Technorati, the web services company that tracks the blogosphere, has been tracking which languages are being used. And the findings are very interesting, and there are lots of them.
Can you guess which is the most popular language? Here is a post from David Sifry, CEO of Technorati, on the the analysis of the langauages of the global blogosphere:
Something that may come as a surprise (at least to the English-speaking world) is that English isn't the biggest language of the blogosphere. In fact, English isn't even the primary language of one third of all posts that Technorati tracks anymore. Another interesting finding is that the Chinese blogosphere, which grew significantly in 2004 and 2005 (launches of MSN Spaces in Chinese, Bokee.com saw a peak of 25% of all posts in Chinese in November 2005) seems to be slowing down somewhat this year.
I wonder if the Chinese blogosphere slowdown is because of the increasingly overt censorship of Chinese internet users?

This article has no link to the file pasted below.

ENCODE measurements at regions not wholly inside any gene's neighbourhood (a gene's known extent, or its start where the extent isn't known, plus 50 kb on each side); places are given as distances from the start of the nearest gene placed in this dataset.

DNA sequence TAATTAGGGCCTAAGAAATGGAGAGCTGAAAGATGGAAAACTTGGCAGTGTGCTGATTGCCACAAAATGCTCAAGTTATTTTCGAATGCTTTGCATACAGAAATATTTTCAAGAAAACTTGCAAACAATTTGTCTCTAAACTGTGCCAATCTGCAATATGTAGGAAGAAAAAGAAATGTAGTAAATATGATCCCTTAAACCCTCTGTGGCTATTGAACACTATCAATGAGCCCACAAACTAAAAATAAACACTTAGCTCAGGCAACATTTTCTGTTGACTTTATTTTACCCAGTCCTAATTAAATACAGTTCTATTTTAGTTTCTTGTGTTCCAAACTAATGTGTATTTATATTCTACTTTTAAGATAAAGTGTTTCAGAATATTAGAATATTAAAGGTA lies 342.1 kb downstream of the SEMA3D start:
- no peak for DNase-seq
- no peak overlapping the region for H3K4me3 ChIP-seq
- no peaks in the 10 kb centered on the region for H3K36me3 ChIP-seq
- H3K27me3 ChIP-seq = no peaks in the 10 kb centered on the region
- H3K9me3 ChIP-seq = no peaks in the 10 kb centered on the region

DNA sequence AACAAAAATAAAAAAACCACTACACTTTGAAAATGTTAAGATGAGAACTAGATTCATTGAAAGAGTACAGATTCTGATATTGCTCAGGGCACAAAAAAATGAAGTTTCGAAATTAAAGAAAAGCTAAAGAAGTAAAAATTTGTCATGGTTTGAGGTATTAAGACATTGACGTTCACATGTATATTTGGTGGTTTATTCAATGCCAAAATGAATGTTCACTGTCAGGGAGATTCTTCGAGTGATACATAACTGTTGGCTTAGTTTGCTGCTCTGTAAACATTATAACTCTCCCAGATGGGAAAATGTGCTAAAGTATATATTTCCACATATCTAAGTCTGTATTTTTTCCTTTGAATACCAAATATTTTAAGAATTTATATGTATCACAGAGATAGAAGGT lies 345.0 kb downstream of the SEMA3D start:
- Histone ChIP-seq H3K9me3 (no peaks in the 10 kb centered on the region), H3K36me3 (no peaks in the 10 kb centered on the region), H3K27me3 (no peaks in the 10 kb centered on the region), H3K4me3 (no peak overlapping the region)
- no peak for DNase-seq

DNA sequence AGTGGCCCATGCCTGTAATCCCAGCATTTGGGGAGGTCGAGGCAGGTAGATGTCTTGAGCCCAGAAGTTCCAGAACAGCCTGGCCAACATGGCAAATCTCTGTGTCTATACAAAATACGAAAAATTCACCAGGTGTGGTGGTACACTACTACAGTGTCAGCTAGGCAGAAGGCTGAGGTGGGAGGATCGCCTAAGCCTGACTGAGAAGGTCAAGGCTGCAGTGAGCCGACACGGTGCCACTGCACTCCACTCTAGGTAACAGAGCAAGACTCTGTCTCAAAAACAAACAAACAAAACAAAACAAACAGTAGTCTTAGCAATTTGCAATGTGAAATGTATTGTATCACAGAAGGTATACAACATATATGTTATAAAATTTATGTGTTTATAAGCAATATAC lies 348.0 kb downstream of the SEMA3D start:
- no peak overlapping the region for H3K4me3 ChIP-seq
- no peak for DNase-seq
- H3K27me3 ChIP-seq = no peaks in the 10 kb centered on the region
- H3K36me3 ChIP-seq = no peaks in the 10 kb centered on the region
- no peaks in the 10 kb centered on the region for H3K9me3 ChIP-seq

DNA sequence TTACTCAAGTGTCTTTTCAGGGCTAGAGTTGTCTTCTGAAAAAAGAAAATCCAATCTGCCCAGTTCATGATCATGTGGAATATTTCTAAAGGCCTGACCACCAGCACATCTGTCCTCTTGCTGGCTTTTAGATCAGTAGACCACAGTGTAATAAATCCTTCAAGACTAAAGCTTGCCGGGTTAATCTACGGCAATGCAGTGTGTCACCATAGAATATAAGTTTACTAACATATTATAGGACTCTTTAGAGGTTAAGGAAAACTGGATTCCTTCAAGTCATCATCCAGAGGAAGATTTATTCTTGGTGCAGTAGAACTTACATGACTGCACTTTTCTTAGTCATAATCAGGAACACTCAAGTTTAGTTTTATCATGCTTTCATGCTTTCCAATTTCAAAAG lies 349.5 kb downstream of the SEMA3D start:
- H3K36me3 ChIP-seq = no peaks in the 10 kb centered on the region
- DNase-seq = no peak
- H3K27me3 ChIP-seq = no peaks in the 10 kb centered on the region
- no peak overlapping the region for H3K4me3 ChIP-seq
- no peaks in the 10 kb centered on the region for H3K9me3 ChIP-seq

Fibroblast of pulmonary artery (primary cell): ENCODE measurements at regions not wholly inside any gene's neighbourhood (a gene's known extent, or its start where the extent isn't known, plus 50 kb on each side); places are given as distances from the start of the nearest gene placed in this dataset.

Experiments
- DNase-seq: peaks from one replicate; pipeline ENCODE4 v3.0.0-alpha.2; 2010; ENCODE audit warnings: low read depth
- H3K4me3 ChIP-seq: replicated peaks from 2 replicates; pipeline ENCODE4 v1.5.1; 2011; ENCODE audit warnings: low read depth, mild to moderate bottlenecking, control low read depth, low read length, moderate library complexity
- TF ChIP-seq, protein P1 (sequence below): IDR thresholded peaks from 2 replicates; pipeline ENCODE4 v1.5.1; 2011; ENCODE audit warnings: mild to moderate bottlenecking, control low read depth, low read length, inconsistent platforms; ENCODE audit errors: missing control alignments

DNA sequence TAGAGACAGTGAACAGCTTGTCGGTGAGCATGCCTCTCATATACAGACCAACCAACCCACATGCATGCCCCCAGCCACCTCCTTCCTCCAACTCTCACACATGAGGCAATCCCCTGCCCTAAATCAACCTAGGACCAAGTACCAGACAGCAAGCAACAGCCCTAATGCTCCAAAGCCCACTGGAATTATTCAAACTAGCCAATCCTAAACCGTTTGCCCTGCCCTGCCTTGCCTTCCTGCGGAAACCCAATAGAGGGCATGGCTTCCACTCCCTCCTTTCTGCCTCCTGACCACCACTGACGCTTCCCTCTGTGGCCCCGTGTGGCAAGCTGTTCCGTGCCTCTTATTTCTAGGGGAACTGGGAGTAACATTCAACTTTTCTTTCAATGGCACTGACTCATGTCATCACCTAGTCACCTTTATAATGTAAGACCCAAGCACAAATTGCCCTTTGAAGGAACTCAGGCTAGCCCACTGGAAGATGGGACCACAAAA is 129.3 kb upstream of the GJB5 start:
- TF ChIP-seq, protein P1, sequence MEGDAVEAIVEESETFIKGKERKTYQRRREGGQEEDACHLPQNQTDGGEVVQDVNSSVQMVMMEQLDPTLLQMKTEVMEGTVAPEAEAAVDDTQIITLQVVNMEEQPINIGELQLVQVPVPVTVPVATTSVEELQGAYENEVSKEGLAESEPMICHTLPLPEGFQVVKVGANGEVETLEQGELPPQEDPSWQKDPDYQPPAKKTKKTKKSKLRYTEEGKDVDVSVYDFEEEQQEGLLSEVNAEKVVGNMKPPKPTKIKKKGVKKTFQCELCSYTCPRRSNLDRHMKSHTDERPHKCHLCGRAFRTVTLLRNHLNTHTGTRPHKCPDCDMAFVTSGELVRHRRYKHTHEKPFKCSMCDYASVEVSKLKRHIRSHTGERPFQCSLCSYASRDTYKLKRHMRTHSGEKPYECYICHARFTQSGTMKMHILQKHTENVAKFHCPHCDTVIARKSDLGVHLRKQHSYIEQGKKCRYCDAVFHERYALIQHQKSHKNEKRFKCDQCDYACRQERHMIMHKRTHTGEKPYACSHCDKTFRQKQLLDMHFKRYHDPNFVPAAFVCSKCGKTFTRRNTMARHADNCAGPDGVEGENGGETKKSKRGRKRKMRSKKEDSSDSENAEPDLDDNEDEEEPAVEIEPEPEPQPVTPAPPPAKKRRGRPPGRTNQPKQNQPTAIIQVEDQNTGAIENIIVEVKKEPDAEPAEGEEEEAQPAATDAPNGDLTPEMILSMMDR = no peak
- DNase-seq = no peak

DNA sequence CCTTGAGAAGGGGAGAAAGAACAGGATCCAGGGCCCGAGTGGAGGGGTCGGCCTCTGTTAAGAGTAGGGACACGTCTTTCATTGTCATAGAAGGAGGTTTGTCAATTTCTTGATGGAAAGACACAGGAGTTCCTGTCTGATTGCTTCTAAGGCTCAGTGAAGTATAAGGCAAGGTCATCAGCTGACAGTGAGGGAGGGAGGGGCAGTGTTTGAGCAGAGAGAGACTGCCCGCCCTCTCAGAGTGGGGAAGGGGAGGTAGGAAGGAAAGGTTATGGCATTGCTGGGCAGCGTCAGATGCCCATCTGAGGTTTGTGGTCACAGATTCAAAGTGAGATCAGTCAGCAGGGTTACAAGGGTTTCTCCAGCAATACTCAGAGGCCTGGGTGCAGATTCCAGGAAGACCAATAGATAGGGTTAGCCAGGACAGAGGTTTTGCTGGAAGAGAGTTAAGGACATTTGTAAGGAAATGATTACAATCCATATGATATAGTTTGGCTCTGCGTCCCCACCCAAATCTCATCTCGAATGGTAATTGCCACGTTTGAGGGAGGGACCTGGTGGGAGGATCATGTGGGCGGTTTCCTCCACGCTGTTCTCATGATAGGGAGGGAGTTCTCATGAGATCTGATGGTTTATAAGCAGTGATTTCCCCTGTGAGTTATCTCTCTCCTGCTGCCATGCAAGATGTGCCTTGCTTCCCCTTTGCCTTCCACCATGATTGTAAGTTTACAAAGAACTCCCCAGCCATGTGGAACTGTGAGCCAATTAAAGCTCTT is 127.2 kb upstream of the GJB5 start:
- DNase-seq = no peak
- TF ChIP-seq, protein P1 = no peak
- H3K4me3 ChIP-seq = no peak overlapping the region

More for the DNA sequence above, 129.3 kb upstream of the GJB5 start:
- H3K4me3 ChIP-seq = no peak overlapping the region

Blogging celebrates a rawness, a passion, a shoot-from-hip directness. This isn't going to happen if you have to second-guess yourself when writing, and then think thrice about pushing the "publish" button when you know someone is looking over your shoulder.
Limiting self-expression is never good for a society and those energies generally find a way of alternate expression--sometimes covert, sometimes you have to hide opinion and read "between the lines" as in former Soviet-dominated countries, and other times self-expression bursts out into the streets with an uncertain velocity.
The recent Frontline documentary on the "The Tank Man" was fascinating. It really puts into perspective the cowardly attitudes of some of Silicon Valley's most respected tech giants, towards standing up for what's right. You only have to stand up and do the right thing--you are not standing up to a tank column.
Bush Calls For World to Stand With Young Man Who Braved Tanks The Associated Press, June 5, 1989 (read excerpt »)What interests me: Does Internet censorship harm an economy? If we say that blogging and all this free expression is so wonderful, and game changing, and vital to communities--then those places that don't have it will be clearly disadvantaged. At some point... Maybe?